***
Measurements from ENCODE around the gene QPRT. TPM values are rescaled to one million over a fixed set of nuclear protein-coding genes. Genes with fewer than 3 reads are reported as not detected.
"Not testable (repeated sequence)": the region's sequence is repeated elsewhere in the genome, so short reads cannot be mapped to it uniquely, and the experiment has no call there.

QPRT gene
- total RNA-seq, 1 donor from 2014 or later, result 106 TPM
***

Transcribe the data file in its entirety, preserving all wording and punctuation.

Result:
Measurements from ENCODE around the gene QPRT. TPM values are rescaled to one million over a fixed set of nuclear protein-coding genes. Genes with fewer than 3 reads are reported as not detected.
"Not testable (repeated sequence)": the region's sequence is repeated elsewhere in the genome, so short reads cannot be mapped to it uniquely, and the experiment has no call there.

QPRT gene
- total RNA-seq, 1 donor from 2014 or later, result 106 TPM